Home » A Star Shines Over Mt. Morris (Mercy of a Rude Stream, #1) by Henry Roth
A Star Shines Over Mt. Morris (Mercy of a Rude Stream, #1) Henry Roth

A Star Shines Over Mt. Morris (Mercy of a Rude Stream, #1)

Henry Roth

Published
ISBN : 9781857992038
Paperback
290 pages
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 About the Book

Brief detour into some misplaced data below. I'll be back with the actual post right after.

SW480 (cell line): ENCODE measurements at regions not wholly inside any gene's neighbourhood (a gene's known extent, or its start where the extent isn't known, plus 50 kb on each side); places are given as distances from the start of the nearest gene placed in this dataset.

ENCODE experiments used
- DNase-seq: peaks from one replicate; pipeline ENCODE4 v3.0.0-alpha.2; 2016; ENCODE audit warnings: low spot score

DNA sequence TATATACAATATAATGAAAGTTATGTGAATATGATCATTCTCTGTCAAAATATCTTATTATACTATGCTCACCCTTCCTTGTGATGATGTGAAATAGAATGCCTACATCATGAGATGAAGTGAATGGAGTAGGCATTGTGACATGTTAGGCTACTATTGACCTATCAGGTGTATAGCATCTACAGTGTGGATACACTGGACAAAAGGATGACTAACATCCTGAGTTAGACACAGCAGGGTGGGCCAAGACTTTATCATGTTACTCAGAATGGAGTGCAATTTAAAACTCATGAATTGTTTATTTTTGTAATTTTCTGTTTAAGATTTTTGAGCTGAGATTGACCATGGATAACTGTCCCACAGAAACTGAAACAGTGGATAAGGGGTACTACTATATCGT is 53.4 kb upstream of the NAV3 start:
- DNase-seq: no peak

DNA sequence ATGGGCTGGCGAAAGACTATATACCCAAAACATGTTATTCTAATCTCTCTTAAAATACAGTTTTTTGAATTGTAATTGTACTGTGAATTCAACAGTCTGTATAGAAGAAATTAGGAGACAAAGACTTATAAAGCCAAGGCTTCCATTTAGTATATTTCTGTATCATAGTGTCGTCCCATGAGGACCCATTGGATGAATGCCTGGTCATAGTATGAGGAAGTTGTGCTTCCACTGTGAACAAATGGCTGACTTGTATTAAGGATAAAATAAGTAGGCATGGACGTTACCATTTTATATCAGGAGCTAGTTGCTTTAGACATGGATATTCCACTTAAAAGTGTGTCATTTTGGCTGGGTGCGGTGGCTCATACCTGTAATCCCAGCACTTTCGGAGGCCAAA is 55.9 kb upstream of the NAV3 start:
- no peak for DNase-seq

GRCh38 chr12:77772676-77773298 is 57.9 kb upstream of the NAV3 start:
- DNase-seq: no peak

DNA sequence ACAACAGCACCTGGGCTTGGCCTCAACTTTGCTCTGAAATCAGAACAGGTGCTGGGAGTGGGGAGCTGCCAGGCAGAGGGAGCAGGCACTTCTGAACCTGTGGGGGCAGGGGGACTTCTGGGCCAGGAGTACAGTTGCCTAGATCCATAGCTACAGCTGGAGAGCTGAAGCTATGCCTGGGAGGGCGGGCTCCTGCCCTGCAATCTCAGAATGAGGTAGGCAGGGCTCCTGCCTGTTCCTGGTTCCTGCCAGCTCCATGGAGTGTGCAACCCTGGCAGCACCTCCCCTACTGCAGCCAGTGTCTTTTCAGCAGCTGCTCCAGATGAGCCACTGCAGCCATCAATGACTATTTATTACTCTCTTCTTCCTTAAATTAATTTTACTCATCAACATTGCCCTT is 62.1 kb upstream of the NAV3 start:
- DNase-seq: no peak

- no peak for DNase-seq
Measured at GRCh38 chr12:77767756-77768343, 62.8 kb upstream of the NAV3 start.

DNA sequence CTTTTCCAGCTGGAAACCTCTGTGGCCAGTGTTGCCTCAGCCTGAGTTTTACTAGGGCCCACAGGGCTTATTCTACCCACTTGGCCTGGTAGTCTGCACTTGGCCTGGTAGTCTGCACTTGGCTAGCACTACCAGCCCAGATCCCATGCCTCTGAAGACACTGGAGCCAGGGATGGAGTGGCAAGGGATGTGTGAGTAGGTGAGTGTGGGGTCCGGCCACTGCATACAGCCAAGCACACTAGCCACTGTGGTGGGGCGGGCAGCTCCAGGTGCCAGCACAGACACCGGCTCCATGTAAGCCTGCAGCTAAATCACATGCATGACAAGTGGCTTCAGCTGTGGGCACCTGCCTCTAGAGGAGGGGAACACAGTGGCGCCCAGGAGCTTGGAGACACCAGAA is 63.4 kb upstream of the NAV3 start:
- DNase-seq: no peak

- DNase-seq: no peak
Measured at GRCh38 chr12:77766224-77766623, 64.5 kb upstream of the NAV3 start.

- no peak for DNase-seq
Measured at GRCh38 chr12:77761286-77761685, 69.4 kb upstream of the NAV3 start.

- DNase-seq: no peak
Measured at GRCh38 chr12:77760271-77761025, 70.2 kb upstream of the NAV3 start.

Completed in the last year of his life, From Bondage is perhaps Roths most profound work, for like Tolstoy in The Death of Ivan Ilyich, Roth examines his own imminent passing in the most plaintive of ways, telling the story of the old man, IraMoreCompleted in the last year of his life, From Bondage is perhaps Roths most profound work, for like Tolstoy in The Death of Ivan Ilyich, Roth examines his own imminent passing in the most plaintive of ways, telling the story of the old man, Ira Stigman, who, in spite of his physical frailties, finds solace in re-creating the lost love affair of his youth. Capturing the bohemian downtown world of Manhattan in the 1920s, Roth has set the stage for one of the most memorable of literary romances. At its heart, From Bondage is the mesmerizing love triangle involving young Ira, an impressionable neophyte from Jewish Harlem, and Edith Welles, a sophisticated professor of English, a muse to starving poets and lovelorn men, who sweeps Ira into her world of soigne parties and literary debaucheries. Edith, as the old man Ira relays the story, is still physically involved with her former student Larry Gordon when she finds herself attracted to Ira, who is Larrys best friend. To complicate the matter even more, Edith is also carrying on a simultaneous affair with Lewlyn, the separated husband of the aspiring anthropologist Marcia Meede. Fictionalizing the lives of the celebrities of the 1920s, including such burgeoning literary figures as Hart Crane, Louise Bogan, Leonie Adams, and Margaret Mead, Roth creates an unforgettable portrait of New York where the lights of Manhattan twisted toward him across the rippling water like a gimlet. Perhaps the last witness to this age, Roth paints a gentile and genteel world that contrasts so vividly with the seemingly coarse, abject slums of the Pushcart District from which he had sprung. Ira, then a young man, is the observant witness to the spectacle that unfolds, seeking desperately to ingratiate himself into this world of sophisticates, yet hopelessly tethered to the tenement roots he cannot escape.